Byline: Eric Wilson

NEW YORK — William Ivey Long is making a fashion exit, stage left.
Broadway’s top costume designer, who made his ready-to-wear debut in February with a theatrical eveningwear collection, informed his customers last week that the show won’t go on. At least, not for now.
“It’s almost like I’ve been through fashion EST,” Long said on Friday, referring to the Sixties Scientology spinoff Earhardt Seminar Training, an intensive self-help course based on deconstructing the personality and rebuilding it around continual participation in the group.
“I’ve come out alive, but my commercial line has not,” said Long, a three-time Tony Award winner for costume design for his work on “Crazy for You,” “Nine” and “The Producers.”
He launched the William Ivey Long collection in a partnership with Wendy Wasserstein, the playwright, with an elaborate fashion show, Susan Stroman as choreographer, Boyd Gaines as emcee and Glen Kelly on piano, premiering a new song, “I Love Your Dress,” for the occasion. The reaction to the show was favorable among fashion editors, and Long said he received orders from Bergdorf Goodman, Neiman Marcus, Saks Fifth Avenue, Wilkes Bashford and a “slew of fabulous specialty stores.”
But the collection won’t be produced. Instead, Long will continue to operate a private client studio in his Chelsea townhouse on West 20th Street, making custom gowns for women such as Halle Berry, who wore one of his gowns to the Screen Actors Guild Awards last month. He’s also working on costumes for the upcoming Broadway adaptation of John Waters’ 1988 cult film “Hairspray,” with Harvey Fierstein in the role of Edna Turnblad, played by Divine in the movie.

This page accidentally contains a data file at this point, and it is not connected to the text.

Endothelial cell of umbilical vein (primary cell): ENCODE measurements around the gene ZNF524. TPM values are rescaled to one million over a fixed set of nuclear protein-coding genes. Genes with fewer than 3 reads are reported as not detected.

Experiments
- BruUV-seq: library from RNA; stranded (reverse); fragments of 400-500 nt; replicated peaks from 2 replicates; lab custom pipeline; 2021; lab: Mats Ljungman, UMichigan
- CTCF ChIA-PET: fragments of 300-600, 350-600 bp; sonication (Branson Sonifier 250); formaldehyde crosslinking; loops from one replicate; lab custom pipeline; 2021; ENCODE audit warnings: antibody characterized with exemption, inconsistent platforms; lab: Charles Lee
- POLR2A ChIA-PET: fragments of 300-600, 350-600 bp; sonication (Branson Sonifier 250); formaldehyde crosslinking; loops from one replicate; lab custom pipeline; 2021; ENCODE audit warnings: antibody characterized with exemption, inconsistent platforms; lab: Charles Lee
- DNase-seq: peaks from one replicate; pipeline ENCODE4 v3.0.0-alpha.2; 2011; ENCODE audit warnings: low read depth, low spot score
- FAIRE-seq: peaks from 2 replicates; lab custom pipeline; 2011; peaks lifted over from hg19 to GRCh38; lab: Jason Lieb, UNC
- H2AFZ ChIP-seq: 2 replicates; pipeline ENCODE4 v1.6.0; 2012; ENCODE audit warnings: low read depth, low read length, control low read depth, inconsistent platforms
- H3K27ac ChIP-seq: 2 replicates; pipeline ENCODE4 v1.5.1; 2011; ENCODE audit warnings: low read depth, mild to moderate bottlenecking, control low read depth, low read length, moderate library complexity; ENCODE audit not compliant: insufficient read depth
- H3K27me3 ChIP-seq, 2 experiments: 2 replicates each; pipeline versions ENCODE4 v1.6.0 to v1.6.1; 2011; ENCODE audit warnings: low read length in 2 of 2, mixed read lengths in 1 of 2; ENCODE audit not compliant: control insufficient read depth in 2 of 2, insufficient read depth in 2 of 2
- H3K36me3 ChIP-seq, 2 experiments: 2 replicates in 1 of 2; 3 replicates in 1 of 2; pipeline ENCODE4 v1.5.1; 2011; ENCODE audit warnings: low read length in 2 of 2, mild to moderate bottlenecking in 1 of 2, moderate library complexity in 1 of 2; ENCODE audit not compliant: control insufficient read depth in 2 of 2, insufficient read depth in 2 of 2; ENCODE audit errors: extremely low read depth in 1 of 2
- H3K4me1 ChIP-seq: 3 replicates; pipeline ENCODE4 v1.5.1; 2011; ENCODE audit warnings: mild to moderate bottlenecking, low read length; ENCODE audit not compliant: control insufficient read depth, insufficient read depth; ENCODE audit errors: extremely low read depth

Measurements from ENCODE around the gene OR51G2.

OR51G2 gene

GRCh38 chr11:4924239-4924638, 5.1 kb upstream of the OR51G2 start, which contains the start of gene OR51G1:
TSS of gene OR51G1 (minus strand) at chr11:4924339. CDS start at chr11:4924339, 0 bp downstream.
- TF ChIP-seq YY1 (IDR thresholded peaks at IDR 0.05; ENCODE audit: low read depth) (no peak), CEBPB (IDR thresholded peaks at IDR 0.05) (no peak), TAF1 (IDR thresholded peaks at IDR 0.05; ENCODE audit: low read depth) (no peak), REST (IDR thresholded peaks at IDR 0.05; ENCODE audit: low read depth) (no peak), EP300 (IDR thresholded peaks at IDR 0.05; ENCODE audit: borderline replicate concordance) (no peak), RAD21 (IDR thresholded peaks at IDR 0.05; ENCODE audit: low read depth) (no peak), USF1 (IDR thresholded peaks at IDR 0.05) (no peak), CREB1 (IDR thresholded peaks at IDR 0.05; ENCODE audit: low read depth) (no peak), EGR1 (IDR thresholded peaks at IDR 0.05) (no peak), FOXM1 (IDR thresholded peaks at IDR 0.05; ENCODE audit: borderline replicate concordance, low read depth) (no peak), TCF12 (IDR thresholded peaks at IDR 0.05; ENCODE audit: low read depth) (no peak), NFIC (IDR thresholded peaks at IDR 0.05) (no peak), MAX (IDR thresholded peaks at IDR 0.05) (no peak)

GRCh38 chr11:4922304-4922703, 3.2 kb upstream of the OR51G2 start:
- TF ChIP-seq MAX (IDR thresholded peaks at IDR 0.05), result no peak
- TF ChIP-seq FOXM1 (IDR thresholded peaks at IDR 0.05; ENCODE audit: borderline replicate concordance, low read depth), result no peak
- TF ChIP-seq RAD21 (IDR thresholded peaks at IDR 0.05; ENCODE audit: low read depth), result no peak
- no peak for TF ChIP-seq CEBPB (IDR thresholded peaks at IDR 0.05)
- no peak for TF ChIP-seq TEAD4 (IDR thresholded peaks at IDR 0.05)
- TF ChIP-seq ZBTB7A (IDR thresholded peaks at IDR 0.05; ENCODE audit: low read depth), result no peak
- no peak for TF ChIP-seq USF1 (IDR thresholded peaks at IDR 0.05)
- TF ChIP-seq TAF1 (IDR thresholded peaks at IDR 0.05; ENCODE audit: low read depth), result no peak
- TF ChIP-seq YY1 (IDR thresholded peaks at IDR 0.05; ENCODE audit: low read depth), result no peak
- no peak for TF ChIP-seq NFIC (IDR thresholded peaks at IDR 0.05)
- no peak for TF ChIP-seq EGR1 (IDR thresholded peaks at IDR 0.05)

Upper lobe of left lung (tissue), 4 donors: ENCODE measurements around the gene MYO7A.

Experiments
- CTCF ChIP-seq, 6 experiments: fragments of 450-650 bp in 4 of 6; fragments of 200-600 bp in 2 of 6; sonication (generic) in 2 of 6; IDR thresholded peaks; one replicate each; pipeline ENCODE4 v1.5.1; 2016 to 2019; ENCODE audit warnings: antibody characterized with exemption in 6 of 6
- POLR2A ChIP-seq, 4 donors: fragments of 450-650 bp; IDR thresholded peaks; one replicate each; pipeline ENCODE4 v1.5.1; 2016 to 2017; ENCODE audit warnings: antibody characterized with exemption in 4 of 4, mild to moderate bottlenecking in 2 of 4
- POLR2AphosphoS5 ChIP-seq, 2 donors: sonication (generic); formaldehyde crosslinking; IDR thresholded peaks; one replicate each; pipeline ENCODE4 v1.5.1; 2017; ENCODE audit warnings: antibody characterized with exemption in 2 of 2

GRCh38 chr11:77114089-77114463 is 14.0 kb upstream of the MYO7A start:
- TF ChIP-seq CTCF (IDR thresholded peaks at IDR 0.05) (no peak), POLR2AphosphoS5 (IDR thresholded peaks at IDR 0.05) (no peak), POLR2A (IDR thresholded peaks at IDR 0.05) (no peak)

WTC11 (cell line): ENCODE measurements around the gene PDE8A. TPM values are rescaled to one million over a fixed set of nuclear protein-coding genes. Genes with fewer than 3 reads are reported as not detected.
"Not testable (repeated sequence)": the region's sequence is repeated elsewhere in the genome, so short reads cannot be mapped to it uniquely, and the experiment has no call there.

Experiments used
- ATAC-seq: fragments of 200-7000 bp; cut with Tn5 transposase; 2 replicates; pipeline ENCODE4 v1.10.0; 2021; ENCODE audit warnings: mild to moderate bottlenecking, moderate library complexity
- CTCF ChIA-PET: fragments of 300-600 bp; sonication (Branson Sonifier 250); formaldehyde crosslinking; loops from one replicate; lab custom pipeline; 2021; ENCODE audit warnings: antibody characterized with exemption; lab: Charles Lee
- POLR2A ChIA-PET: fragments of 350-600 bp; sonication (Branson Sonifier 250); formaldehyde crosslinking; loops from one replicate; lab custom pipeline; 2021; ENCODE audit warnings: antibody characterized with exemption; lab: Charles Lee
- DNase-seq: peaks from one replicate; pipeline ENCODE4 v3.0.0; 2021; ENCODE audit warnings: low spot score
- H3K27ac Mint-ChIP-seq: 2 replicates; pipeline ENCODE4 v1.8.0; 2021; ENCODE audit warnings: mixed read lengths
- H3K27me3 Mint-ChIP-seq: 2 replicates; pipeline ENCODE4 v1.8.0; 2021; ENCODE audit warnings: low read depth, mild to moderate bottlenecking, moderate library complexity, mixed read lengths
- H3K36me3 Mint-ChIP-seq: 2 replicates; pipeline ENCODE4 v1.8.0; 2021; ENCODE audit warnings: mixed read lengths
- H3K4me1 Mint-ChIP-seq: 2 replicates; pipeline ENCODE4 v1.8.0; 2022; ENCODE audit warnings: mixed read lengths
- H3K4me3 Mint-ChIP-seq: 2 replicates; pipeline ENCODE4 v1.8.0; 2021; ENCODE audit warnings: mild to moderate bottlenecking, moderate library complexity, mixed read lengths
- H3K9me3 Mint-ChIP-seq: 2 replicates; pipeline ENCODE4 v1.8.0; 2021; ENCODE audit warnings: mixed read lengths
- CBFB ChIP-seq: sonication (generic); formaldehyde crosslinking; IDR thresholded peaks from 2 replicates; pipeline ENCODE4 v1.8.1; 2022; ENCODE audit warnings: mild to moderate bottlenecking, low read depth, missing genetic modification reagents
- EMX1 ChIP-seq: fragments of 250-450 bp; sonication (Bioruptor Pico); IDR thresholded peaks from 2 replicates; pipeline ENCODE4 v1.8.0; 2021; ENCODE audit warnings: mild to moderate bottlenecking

After working with buyers and learning the ropes of Seventh Avenue, however, Long determined that producing the orders for his runway collection, which was priced to retail from about $1,500 to $4,500, would not be feasible for the fall season.
“The magical mystery tour of manufacturing and merchandising is something that is actually beyond me,” Long said. “It is a study that I will continue. I just didn’t realize how different it was from my day job. Now begins the next step of my study. I was ravenous to learn everything.”
Long racked up respectable bookings for a first season, but coordinating the various manufacturing facilities and distribution necessary turned out to be an overwhelming process.
“I couldn’t make it match up on my price-points flow chart,” the designer said. “The hardest part was just figuring out the 50 million steps to manufacture it. I really enjoyed the give and take of the buyers, who give you a totally different reality check. The oohs and ahs from the upper echelons of fashion gave me a great deal of confidence, but it was the buyers who gave me the reality.”
Long remained optimistic that he would be able to return to the rtw field with a collection down the line, but for now, he is enjoying the dichotomy of working in the mind-set of 2003 for his private customers in the second floor of his studio and of 1962 downstairs, conceiving the costumes for “Hairspray.”
“I’m still laughing about it, and that means I came through this alive,” he said. “I still consider it to have been a wonderful experience, but round one goes to the manufacturers. They win.”

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